Navy Loses Second Sonar Case this Week

Preliminary Injunction Limits Use of Low-Frequency Sonar to Reduce Harm to Marine Mammals; A Different Court Ruled Against the Navy Monday on Mid-Frequency Sonar.
LOS ANGELES (February 6, 2008) – A federal court in San Francisco today issued a preliminary injunction limiting the area in which the U.S. Navy may train with a low-frequency sonar system, known as Surveillance Towed Array Sensor System Low Frequency Active sonar (SURTASS LFA), that blasts vast areas of the oceans with dangerous levels of underwater noise. On Monday, another federal court enjoined the Navy’s use of mid-frequency active sonar (a different sonar system) in exercises off southern California.
“This order protects marine life around the world from a technology that can affect species on a staggering geographic scale,” said Joel Reynolds, senior attorney and director of the Marine Mammal Protection Project at NRDC. “But the court also gives the Navy the flexibility it needs to train effectively. The two decisions on sonar this week affirm that this country can and must achieve our national security aims while protecting the environment.”
Holding that marine mammals, “many of whom depend on sensitive hearing for essential activities like finding food and mates and avoiding predators, will at a minimum be harassed by the extremely loud and far traveling LFA sonar,” the Court required the Navy to reduce the system's potential harm to marine mammals by negotiating limits on its use with conservation groups who had sued over its deployment. Requiring that the Navy exclude more areas from LFA use than those currently identified off the coast of the United States and Canada, the Court noted that North America does not have “a near monopoly on the oceanic zones important for marine mammal life as compared to the rest of the world.”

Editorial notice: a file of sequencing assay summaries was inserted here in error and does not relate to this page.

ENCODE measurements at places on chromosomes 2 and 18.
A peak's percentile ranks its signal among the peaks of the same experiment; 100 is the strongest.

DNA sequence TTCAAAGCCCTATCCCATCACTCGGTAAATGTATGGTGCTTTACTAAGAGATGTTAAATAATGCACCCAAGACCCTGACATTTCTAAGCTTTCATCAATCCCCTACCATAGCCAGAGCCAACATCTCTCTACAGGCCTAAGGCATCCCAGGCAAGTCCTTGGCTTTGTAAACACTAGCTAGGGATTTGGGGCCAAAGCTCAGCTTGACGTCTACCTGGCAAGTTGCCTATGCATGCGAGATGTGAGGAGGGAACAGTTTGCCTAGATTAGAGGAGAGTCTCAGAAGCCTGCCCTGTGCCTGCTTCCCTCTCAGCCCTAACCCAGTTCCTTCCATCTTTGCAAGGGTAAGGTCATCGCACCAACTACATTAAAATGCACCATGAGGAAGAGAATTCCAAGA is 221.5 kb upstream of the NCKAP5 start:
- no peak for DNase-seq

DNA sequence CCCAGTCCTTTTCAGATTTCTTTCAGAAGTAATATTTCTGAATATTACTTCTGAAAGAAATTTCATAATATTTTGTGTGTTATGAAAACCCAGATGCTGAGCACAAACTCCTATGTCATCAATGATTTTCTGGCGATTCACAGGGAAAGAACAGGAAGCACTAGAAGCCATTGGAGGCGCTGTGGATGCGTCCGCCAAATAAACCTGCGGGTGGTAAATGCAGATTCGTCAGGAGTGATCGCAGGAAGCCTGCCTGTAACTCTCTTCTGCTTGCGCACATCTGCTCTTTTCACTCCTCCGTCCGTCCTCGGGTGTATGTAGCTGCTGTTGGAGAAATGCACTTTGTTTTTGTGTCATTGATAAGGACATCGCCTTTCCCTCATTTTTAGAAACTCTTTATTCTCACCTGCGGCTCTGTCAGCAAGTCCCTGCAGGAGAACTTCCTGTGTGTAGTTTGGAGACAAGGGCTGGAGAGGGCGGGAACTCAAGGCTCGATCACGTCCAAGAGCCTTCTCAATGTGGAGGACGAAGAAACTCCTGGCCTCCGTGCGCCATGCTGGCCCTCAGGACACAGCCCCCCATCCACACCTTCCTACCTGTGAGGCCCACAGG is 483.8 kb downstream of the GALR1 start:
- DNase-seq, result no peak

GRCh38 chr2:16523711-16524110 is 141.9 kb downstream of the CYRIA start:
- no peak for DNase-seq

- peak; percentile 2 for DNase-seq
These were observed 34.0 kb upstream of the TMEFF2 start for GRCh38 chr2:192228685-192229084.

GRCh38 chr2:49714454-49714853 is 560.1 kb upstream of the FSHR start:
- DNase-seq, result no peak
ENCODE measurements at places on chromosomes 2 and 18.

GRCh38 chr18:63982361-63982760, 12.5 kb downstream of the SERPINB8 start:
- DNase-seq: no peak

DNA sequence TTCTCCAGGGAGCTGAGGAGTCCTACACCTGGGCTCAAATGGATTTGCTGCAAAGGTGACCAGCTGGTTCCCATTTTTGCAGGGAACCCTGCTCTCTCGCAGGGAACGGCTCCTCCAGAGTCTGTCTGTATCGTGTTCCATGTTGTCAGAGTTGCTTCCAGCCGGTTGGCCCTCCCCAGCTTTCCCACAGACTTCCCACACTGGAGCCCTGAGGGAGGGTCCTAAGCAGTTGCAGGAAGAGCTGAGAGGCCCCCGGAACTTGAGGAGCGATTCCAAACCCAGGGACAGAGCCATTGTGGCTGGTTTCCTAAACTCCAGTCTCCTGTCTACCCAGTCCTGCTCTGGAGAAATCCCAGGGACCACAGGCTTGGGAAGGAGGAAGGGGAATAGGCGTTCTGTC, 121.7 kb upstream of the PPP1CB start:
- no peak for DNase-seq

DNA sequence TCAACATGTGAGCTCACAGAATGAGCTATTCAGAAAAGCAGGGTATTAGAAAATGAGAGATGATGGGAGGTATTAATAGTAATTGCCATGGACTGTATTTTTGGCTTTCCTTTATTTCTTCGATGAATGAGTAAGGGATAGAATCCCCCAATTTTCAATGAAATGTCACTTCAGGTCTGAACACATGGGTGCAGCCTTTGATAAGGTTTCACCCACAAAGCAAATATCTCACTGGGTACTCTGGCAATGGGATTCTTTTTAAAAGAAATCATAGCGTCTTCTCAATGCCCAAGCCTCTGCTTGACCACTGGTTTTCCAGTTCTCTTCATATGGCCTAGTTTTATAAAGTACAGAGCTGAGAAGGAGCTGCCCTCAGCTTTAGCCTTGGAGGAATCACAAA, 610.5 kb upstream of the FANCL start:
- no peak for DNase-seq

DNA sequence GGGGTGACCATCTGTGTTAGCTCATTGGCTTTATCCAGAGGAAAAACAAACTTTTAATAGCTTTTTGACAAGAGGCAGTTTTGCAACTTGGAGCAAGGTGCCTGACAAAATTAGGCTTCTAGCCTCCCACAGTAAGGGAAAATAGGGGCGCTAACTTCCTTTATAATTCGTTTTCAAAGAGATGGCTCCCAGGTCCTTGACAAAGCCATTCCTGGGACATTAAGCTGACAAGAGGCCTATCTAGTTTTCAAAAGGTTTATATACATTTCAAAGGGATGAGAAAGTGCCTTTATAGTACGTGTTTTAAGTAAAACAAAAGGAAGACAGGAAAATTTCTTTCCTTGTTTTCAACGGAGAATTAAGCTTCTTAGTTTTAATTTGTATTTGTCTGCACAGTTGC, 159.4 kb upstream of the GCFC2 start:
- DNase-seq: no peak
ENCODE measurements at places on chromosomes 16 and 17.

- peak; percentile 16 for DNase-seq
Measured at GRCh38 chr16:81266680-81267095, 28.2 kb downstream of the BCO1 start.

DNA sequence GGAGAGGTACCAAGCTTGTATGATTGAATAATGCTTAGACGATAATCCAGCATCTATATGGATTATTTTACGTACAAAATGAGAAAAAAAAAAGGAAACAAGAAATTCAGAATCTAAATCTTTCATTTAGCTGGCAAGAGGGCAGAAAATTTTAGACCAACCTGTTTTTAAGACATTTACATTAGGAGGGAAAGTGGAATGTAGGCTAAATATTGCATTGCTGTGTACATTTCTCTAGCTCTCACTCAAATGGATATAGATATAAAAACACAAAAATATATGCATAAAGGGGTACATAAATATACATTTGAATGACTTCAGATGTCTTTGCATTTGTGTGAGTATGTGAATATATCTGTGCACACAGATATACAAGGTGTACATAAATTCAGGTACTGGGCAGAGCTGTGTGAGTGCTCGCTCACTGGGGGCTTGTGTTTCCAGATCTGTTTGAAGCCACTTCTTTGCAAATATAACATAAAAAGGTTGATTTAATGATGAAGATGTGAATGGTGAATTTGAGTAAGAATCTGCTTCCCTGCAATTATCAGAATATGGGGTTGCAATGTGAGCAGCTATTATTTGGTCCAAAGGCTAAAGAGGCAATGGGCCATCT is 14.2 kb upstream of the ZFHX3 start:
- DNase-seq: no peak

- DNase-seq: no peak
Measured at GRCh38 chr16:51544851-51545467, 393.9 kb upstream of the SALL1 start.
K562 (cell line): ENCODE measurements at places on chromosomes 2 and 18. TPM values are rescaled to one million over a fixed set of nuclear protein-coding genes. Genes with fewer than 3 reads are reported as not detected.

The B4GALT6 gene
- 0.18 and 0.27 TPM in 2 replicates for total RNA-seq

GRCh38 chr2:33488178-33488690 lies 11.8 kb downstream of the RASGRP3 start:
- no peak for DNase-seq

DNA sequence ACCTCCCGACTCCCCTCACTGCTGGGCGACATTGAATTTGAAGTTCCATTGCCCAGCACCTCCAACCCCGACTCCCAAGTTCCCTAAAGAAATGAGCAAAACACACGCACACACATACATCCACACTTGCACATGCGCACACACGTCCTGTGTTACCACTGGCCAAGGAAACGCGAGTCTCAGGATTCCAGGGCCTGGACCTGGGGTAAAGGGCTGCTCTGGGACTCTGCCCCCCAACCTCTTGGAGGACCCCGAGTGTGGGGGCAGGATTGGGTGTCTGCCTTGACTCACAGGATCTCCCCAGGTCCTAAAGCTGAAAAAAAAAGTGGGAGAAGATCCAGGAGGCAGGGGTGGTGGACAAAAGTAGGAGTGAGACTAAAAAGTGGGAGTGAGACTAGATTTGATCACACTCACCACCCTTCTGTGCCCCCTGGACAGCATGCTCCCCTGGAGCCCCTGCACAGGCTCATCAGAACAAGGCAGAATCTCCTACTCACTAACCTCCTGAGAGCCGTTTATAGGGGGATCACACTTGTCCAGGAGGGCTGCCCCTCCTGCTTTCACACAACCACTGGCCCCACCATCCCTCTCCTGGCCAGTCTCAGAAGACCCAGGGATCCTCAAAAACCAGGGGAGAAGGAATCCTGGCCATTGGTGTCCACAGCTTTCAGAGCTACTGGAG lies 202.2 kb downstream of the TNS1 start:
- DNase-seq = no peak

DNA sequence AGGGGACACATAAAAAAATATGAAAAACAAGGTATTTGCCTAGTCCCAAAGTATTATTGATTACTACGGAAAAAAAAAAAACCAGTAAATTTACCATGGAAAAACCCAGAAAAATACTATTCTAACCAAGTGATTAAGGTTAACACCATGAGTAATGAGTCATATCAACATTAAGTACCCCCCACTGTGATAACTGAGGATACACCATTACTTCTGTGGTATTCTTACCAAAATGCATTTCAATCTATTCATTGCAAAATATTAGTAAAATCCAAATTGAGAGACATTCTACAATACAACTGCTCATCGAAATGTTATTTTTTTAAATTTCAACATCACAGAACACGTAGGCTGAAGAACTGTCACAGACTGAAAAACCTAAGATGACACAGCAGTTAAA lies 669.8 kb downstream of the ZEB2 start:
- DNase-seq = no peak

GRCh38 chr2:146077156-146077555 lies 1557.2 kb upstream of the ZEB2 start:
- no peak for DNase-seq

The preliminary injunction will place certain additional areas such as the Davidson Seamount, the Northwestern Hawaiian Islands Marine National Monument, the Galapagos Islands, the Great Barrier Reef and the Pelagos (in the Mediterranean) off limits to routine operations. It may also provide a wider coastal exclusion zone than 12 nautical miles in areas of particularly important habitat.
The order came in a lawsuit, filed by a coalition of conservation organizations led by the Natural Resources Defense Council (NRDC), challenging the Navy’s proposed deployment of the LFA sonar system in over 75 percent of the world’s oceans. Intense sonar noise poses a serious threat to whales, dolphins, and other marine animals. The coalition included the following organizations: International Fund for Animal Welfare (IFAW), The Humane Society of the United States (HSUS), Cetacean Society International, League for Coastal Protection, and Ocean Futures Society and its president and founder Jean-Michel Cousteau.
LFA sonar relies on extremely loud, low-frequency sound to detect submarines at great distances. According to the Navy's own studies, the LFA system generates noise intense enough to significantly disrupt whale behavior more than 300 miles away. Scientists have testified that, under certain oceanic conditions, sound from a single LFA system could be detected across entire oceans.
The lawsuit asserts that a permit issued last year by the National Marine Fisheries Service, allowing deployment of the sonar system around the world, violated a number of federal laws including the Marine Mammal Protection Act and the National Environmental Policy Act.
Every five years, the Navy must apply for a new permit to use LFA. In 2002, this same court held the prior permit unlawful, after which NRDC and the Navy entered into a negotiated agreement requiring the Navy to restrict testing and training with the LFA sonar system to limited areas in the western North Pacific Ocean, and adhere to other protective measures, including seasonal and coastal exclusions that conservationists believe protect critical whale migrations and habitat. Those restrictions have governed the Navy’s use of LFA sonar for the past five years, and will continue to govern its use pending the parties’ negotiation of new limits based on today’s ruling.